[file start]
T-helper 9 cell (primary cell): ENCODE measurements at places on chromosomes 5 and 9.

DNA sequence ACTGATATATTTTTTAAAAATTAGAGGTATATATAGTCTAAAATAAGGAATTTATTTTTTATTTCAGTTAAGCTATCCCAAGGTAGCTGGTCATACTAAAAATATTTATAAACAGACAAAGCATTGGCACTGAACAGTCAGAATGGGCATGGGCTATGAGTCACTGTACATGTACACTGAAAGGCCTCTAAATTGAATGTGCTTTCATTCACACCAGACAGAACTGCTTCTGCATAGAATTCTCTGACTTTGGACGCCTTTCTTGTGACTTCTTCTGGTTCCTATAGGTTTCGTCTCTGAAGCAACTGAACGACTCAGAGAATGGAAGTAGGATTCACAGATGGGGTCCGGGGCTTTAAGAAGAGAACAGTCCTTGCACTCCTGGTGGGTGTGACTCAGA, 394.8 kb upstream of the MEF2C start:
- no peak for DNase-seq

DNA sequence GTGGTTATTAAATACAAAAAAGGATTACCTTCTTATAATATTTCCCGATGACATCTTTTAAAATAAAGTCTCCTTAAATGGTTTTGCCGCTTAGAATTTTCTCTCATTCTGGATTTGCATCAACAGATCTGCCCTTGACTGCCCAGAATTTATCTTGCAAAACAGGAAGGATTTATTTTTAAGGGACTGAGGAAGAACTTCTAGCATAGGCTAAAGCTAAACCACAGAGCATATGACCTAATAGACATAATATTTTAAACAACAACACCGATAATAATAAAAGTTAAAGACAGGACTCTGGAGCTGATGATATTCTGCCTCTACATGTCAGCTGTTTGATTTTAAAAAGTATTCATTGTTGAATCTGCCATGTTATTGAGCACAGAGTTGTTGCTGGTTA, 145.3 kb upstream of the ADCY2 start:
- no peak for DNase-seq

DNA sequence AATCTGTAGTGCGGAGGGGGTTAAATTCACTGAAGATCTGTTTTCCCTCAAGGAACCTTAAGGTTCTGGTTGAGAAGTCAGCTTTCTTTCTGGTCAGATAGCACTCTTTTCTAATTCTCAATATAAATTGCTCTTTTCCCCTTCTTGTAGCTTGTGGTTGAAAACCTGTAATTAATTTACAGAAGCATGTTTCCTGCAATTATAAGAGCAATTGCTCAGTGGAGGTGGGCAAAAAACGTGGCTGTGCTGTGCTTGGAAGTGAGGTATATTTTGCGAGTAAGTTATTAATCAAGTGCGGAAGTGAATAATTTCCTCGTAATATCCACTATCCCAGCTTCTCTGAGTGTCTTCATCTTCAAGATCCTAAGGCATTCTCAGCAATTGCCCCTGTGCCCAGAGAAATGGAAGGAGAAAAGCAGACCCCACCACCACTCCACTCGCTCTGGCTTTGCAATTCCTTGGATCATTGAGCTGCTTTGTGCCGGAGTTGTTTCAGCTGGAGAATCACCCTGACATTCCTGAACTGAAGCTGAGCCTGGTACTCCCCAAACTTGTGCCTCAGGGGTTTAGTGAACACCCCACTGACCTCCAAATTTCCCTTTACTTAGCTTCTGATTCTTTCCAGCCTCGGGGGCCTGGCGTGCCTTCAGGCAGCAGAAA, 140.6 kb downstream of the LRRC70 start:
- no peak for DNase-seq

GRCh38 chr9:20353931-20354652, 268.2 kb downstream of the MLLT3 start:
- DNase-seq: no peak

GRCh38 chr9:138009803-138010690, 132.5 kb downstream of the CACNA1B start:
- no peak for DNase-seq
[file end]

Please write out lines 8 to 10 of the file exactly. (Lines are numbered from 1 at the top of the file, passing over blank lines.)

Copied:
GRCh38 chr9:20353931-20354652, 268.2 kb downstream of the MLLT3 start:
- DNase-seq: no peak

GRCh38 chr9:138009803-138010690, 132.5 kb downstream of the CACNA1B start: